Three Great Outdoor Photography E-books.

Exposure for Outdoor Photography by Michael Frye.

I recently came across three photo e-books that I thought I’d share with you (don’t tell my publisher I’m sharing these…) I can heartily recommend all three of them. They come from a trio of western photographers who all have a knack for creating unique and compelling photos from some of America’s most iconic landscapes.

Michael Frye has managed to make a career of making new images of Yosemite National Park (among other places) with a style and vision that is clearly his own. Not an easy task when walking in the footsteps of Ansel Adams. His latest e-book, Exposure for Outdoor Photography, deftly explains the basics of the “exposure triangle” -aperture, shutter speed, and ISO – as well as explaining how to make the most of your camera’s histogram. But he goes beyond the basics, providing excellent real world examples through a series of case studies that explain how he approached exposure for specific photos (by the way, all of the photos should be hanging on your wall.) He also provides the reader with photo exercises so you can practice things like controlling contrast, stopping or blurring motion, and recovering blown out highlights.

Photographing the 4th Dimension by Jim Goldstein

Jim Goldstein, another California photographer, recently released, Photographing the 4th Dimension: Time. This book was timely for me (so to speak) as I’ve been meaning to do more night photography and there were a few concepts I was fuzzy on. This book cleared those things up for me and taught me a few things I didn’t even know I wanted to learn. The book covers light painting, shooting the night sky, and creating star trail images like the one on his book cover. Jim also gets into more complicated techniques involving motion, like time lapse video and Cinemagraphs – a cool blending of stills and motion. If you’re a night owl and want to shoot more at night, this book is a must-read.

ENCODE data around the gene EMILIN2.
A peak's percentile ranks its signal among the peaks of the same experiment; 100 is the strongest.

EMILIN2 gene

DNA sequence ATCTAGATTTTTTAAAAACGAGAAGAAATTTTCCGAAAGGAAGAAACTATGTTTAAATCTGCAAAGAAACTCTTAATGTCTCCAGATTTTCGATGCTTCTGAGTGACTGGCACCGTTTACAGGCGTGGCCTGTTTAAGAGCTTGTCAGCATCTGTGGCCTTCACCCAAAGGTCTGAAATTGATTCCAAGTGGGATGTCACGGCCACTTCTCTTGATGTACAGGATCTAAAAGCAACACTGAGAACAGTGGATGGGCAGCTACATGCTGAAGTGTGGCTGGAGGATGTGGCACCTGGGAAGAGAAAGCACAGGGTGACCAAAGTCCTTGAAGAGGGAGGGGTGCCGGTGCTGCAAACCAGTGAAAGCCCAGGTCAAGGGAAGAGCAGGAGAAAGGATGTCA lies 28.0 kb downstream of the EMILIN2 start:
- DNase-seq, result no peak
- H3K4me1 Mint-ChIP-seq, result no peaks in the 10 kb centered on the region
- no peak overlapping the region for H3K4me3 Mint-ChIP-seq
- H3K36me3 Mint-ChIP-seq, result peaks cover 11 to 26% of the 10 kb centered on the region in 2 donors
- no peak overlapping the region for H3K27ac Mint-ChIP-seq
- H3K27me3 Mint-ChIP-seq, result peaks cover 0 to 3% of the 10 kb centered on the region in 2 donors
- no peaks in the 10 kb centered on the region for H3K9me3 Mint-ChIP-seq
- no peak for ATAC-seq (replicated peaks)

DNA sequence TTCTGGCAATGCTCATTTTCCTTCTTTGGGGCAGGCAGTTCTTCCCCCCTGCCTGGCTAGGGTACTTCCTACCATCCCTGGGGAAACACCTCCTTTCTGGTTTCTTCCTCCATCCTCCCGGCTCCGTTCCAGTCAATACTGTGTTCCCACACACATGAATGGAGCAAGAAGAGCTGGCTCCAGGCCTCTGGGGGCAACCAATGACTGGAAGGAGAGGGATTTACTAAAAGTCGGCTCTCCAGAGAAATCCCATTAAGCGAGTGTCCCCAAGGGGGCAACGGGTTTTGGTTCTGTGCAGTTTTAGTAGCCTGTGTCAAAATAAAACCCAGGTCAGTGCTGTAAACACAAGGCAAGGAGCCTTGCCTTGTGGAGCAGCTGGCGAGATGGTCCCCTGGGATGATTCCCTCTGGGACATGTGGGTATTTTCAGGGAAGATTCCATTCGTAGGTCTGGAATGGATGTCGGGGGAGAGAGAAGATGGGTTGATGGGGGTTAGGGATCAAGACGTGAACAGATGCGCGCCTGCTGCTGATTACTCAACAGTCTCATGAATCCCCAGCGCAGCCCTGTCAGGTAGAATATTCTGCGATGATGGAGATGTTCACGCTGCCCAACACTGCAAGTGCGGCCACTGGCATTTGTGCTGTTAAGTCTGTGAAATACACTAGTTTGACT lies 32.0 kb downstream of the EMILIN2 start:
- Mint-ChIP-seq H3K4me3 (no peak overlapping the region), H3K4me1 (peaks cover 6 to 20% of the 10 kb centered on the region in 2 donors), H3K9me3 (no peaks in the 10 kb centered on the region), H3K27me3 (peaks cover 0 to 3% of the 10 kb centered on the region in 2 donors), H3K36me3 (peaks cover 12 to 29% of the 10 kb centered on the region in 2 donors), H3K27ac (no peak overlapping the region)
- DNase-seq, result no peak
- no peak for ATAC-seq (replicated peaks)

Creative Landscape Photography by Guy Tal

Utah photographer, Guy Tal, has developed a devoted following of people who love both his beautiful landscape images and his eloquent way of writing about photography. His e-book, Creative Landscape Photography, shows off his excellence at both. The book describes well the basics of landscape photography in terms of composition, exposure, etc., but it goes much deeper than that, encouraging the reader to interview him- or herself, and explore the creative process through a series of exercises centered around concept, visualization, composition, and capture techniques. If you feel like you grasp the basics of landscape photography, and need a kick in the pants to get you to take it up a notch, read this book.

If you know of any good outdoor photography e-books, I’d love to hear about them – post in the comments section below.

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